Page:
Sanders Says He's 'Absolutely' Introducing Single-Payer Health Care Bill After the GOP's Failures to Repeal Obamacare

U.S. Senator Bernie Sanders speaks at a Our Revolution rally in Boston, Massachusetts, U.S., March 31, 2017. Sanders said Sunday he would "absolutely" introduce a single-payer bill. REUTERS/Mary Schwalm

Vermont Independent Senator Bernie Sanders said Sunday he would "absolutely" introduce a single-payer healthcare bill following failed Republican efforts to repeal Obamacare.

"Absolutely, of course we are," Sanders told CNN's Jake Tapper Sunday. "We're just tweaking the final points of the bill and we're figuring out how we can mount a national campaign to bring people together."

Sanders, who finished second in the 2016 Democratic primaries for president, ran on a Medicare-for-all healthcare system during that campaign.

"We are the only major country on earth, the only one, not to guarantee healthcare to all people," he said. "The result is 28 million people who are uninsured, millions of people who are paying deductibles and copayments that are far too high."

The GOP's push to repeal Obamacare was stymied in the Senate when three health care proposals were voted down. The Senate had voted to proceed to debate on a 50-50 vote with a tie-breaking vote by Vice President Mike Pence, but were only able to secure 49 votes on the "skinny" repeal bill, the closest to being passed.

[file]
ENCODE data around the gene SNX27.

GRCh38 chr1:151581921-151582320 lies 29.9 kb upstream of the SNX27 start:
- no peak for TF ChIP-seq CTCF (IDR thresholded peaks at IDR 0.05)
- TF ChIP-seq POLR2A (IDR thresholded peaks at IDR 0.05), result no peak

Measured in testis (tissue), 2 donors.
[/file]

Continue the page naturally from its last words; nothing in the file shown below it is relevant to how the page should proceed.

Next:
"And if the Republicans had gotten their way, there would have been another 30 or 32 million people thrown off health insurance," he said. "That is crazy. What we should do is move in the direction of every other major country and guarantee health care as a right, not a privilege."

A single-payer healthcare system has been picking up support among Democrats in recent years, with a single-payer bill in the House receiving 115 co-sponsors, almost double the amount similar efforts had last session.

In a political move, Republican Senator Steve Daines had tried to force Senate Democrats to vote for-or-against single payer last week during the most recent round of health care votes. But Democrats rejected the efforts, with none voting for it and most voting "present." Four Democrats voted no: North Dakota's Heidi Heitkamp, West Virginia's Joe Manchin, Indiana's Joe Donnelly and Montana's Jon Tester. Liberal-leaning Maine Independent Angus King also voted no.

"I suspect that what Sen. Daines is doing is nothing more than an old political trick, trying to embarrass Democrats," Sanders said before the vote. "I suspect it's just a political game."

Sanders previously introduced a single-payer, Medicare-for-all bill in 2013, that didn't attract a single co-sponsor. But more Senate Democrats have spoken positively about single payer this year, with New York Senator Kirsten Gillibrand, California Senator Kamala Harris and Massachusetts Senator Elizabeth Warren all saying they support single-payer.